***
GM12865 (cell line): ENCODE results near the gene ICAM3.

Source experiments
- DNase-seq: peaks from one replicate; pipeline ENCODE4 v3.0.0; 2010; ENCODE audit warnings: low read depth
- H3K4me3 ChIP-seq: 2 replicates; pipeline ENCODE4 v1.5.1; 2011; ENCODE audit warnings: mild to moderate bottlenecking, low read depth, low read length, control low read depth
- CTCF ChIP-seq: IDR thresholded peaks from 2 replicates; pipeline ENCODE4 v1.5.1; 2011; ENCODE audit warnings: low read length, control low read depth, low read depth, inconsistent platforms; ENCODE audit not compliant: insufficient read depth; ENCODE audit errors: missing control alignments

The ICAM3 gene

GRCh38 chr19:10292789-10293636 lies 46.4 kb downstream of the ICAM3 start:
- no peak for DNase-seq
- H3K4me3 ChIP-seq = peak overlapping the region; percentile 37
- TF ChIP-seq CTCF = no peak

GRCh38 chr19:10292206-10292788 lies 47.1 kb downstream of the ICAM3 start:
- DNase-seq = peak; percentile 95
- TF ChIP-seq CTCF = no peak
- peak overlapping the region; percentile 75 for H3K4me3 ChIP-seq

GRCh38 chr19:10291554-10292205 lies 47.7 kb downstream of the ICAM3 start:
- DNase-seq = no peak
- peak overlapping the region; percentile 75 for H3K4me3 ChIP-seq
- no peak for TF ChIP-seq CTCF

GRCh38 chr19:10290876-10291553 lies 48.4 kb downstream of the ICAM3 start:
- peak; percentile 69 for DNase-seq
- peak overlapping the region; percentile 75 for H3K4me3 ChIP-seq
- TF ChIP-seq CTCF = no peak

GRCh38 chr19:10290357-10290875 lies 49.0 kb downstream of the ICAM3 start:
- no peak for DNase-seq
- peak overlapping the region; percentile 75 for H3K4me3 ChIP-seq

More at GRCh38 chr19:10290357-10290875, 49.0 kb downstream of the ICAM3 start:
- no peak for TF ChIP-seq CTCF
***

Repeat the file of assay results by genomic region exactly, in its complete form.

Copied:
GM12865 (cell line): ENCODE results near the gene ICAM3.

Source experiments
- DNase-seq: peaks from one replicate; pipeline ENCODE4 v3.0.0; 2010; ENCODE audit warnings: low read depth
- H3K4me3 ChIP-seq: 2 replicates; pipeline ENCODE4 v1.5.1; 2011; ENCODE audit warnings: mild to moderate bottlenecking, low read depth, low read length, control low read depth
- CTCF ChIP-seq: IDR thresholded peaks from 2 replicates; pipeline ENCODE4 v1.5.1; 2011; ENCODE audit warnings: low read length, control low read depth, low read depth, inconsistent platforms; ENCODE audit not compliant: insufficient read depth; ENCODE audit errors: missing control alignments

The ICAM3 gene

GRCh38 chr19:10292789-10293636 lies 46.4 kb downstream of the ICAM3 start:
- no peak for DNase-seq
- H3K4me3 ChIP-seq = peak overlapping the region; percentile 37
- TF ChIP-seq CTCF = no peak

GRCh38 chr19:10292206-10292788 lies 47.1 kb downstream of the ICAM3 start:
- DNase-seq = peak; percentile 95
- TF ChIP-seq CTCF = no peak
- peak overlapping the region; percentile 75 for H3K4me3 ChIP-seq

GRCh38 chr19:10291554-10292205 lies 47.7 kb downstream of the ICAM3 start:
- DNase-seq = no peak
- peak overlapping the region; percentile 75 for H3K4me3 ChIP-seq
- no peak for TF ChIP-seq CTCF

GRCh38 chr19:10290876-10291553 lies 48.4 kb downstream of the ICAM3 start:
- peak; percentile 69 for DNase-seq
- peak overlapping the region; percentile 75 for H3K4me3 ChIP-seq
- TF ChIP-seq CTCF = no peak

GRCh38 chr19:10290357-10290875 lies 49.0 kb downstream of the ICAM3 start:
- no peak for DNase-seq
- peak overlapping the region; percentile 75 for H3K4me3 ChIP-seq

More at GRCh38 chr19:10290357-10290875, 49.0 kb downstream of the ICAM3 start:
- no peak for TF ChIP-seq CTCF